The giant Wealth Management firm UBS AG just (November 2010) published a report outlining the financial market perceptions of companies that invest in innovation. The general conclusion is that the stock price of companies in certain sectors is punished for “over” investment in innovation. The contrary is also pointed out that companies that “under” invest” in innovation should be viewed with some scepticism as the market expects competitive levels of investment. Companies that try to manage cash flow by under investing in key areas like innovation are punished.
The article goes on to point out that there are three general areas of innovation: (i) product, (ii) process and (iii) distribution. The level of risk varies for each type of innovation but product innovation carries the most risk because it requires the most investment. Small start-up companies are a good example of product innovation.
Two key industry sectors were rewarded for higher levels of innovation: Healthcare and IT. This is because their very survival depends on being able to drive business growth with new products. Think of how often and how much is invested in new drug therapy by the big companies like J&J, Merck Frost and Eli Lilly. If they didn’t invest heavily in new product development they wouldn’t be around long.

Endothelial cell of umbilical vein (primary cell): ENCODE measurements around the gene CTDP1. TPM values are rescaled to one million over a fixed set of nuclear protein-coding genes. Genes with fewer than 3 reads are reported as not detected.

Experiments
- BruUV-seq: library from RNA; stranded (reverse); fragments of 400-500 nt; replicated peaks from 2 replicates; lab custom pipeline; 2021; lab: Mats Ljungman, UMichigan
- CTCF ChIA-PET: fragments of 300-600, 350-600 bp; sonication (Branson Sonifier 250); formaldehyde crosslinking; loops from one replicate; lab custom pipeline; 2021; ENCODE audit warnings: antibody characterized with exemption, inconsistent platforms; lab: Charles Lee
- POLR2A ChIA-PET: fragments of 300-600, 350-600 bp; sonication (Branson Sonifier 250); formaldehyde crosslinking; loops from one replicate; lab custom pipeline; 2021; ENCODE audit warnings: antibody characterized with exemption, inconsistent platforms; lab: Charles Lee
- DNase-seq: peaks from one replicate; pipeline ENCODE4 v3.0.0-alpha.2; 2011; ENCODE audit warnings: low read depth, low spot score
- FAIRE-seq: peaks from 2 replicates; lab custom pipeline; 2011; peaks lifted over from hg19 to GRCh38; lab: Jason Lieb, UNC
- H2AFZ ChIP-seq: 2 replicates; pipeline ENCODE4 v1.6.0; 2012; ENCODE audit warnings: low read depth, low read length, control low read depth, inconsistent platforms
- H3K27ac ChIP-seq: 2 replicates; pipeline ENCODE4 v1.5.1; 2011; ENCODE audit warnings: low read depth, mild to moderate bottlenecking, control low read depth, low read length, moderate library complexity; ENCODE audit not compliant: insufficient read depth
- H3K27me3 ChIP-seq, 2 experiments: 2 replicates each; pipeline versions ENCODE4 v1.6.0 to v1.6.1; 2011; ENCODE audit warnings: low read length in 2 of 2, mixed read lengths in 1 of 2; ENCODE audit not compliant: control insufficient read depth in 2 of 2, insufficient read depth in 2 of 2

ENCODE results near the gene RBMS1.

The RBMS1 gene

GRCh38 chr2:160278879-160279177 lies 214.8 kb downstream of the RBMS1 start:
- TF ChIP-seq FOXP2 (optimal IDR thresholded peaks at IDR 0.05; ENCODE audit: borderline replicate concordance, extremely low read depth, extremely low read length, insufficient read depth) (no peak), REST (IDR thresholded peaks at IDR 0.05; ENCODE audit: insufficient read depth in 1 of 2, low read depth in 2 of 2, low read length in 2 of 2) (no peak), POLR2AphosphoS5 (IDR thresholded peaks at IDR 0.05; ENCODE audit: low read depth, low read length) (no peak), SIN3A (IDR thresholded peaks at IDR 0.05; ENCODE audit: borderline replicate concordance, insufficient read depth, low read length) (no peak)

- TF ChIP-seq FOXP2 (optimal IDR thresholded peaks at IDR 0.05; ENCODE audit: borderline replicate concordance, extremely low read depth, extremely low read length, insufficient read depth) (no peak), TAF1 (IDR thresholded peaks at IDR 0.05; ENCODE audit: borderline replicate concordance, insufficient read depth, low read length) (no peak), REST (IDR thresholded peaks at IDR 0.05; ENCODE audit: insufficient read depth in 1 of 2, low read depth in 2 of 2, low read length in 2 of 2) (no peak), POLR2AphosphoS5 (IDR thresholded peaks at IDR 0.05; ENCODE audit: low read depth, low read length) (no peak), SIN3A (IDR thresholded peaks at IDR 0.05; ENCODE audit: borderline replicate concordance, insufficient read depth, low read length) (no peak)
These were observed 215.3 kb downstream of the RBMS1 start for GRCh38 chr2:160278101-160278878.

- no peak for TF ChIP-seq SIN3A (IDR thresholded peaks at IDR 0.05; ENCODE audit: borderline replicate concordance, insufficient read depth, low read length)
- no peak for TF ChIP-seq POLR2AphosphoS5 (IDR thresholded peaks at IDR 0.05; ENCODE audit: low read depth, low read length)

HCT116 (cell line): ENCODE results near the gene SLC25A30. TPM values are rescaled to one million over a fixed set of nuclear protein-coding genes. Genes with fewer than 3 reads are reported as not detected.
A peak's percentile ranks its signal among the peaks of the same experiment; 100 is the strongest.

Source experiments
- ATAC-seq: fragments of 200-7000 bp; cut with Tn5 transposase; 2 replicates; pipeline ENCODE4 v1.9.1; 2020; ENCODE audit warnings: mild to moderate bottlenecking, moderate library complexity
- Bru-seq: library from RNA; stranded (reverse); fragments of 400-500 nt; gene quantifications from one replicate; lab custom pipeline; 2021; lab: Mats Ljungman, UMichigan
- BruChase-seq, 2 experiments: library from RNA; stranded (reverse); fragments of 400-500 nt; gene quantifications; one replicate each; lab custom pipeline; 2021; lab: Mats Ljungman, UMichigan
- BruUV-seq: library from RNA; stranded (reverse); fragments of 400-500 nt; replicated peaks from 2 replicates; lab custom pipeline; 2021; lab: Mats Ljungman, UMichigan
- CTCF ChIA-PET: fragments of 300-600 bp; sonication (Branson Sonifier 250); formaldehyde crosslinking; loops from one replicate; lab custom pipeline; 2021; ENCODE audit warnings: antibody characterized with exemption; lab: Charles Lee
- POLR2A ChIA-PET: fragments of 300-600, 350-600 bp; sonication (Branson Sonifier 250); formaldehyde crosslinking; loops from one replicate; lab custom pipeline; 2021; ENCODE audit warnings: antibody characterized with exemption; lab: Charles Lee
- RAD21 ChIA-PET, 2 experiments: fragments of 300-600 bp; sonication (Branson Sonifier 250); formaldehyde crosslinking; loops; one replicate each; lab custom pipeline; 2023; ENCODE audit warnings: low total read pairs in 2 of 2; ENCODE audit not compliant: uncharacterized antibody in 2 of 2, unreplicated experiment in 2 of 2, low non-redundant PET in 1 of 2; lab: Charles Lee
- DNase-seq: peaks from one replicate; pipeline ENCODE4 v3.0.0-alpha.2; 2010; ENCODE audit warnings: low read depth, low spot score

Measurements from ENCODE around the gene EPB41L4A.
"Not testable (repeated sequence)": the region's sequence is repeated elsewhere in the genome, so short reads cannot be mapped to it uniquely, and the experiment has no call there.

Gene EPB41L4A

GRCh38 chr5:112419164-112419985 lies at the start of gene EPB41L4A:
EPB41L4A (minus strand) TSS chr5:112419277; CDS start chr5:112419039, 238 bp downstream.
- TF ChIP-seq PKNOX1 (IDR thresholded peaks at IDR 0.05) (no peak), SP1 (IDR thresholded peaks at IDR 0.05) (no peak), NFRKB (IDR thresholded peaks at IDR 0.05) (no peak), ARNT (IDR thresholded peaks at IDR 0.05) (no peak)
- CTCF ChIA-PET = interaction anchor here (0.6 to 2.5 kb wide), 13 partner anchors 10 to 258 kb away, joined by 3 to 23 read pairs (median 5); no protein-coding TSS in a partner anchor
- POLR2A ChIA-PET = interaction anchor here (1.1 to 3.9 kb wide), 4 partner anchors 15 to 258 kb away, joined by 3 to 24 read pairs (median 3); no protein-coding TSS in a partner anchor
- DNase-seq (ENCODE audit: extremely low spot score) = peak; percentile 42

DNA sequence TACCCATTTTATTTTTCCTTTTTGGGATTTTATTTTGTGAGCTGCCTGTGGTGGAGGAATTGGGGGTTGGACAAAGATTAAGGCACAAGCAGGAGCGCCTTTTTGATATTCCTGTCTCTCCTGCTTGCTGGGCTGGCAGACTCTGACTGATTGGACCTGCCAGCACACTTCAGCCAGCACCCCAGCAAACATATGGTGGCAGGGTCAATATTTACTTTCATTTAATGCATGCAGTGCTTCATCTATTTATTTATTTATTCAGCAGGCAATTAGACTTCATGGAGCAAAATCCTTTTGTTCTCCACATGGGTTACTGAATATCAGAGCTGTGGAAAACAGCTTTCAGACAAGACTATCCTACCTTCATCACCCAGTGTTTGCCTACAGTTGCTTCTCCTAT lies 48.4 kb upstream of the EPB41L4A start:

The bottom line is that innovation is a must for any/every company. The level of investment and attention it gets is another matter. This will depend on competitive dynamics, financial performance and investor risk tolerance. As a general rule of thumb, if you’re not driving 15-20% of your annual revenue from new products/services you’re probably not paying enough attention to innovation.